If you are going to invest in French real estate, you may want to consider setting up an SCI. An SCI in France (Société Civile Immobilière) is a tax translucid civil real estate company with legal personality. In an SCI structure, the company becomes the owner of the real estate and the partners own share certificates. Those share certificates are movable rights and easily transferable. This makes the SCI an interesting instrument for asset organisation and succession planning. Therefore, this article will explain more about SCI in France.
Flexible way to invest in real estate
An important advantage of the SCI in France is that you can invest in real estate jointly with your family or business partners. Several people can contribute money to the SCI and thus acquire rights to the property without being direct co-owners.
Also, with an SCI, you are free to structure the purchase of real estate according to your wishes. You can record your mutual agreements in the articles of association.
The SCI can also take out loans to finance the purchase. And of course, you can later share the running costs.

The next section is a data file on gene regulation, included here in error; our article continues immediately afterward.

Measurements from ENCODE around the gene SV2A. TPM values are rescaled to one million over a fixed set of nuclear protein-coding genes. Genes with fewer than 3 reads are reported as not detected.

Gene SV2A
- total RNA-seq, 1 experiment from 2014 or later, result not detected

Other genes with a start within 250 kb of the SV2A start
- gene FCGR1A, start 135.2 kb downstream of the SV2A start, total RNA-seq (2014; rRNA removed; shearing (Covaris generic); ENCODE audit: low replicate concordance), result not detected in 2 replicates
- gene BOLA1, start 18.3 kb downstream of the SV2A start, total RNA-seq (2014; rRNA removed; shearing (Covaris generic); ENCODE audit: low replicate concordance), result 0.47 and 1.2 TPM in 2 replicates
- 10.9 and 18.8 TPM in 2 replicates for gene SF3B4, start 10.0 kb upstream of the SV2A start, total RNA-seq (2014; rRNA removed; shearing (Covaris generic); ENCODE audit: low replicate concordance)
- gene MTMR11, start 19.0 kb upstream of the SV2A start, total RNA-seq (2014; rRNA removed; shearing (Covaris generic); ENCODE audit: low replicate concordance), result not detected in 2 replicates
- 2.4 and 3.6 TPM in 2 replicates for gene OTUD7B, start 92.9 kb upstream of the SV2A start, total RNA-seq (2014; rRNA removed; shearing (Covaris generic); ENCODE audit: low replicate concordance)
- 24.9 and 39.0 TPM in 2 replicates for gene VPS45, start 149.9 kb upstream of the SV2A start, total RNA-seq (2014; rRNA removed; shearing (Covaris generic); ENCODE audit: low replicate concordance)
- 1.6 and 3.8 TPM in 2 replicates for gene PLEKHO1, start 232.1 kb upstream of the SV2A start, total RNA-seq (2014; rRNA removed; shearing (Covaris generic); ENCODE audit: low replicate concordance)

Although a separate legal entity, the partners have unlimited liability for the debts of the SCI. And this in proportion to their contributions. For example, if the SCI cannot repay a bank loan, the partners are responsible for its repayment. However, creditors must first claim against the company.
Tool for organisation of family wealth
The flexibility makes the SCI an interesting succession planning tool. You can easily transfer ownership of all or part of the property through the share certificates in the SCI. For example, you can gift the share certificates to your children and/or family members while retaining control of the assets. In other words, you can distribute real estate without losing its management and associated income.
What about taxes?
In principle, the SCI is fiscally transparent in France. This means that the partners are taxed in France as if they were direct owners of the property. There is then no corporation tax and only a limited flat-rate cost deduction.
The SCI does have the option to opt for the application of French corporation tax. This can be interesting, for example, to depreciate the property and bring in interest expenses.
In addition, when the SCI rents out furnished real estate, French corporation tax is mandatory.
In case you pay corporate tax, as a partner of the SCI, you will be taxed on any dividends, both in France and in Belgium.
As with any form of company, the SCI comes with some administrative obligations. Think of incorporation formalities, an accounting system, annual general meeting, etc.
Do you have any questions about investing in property in France? If so, please feel free to contact on.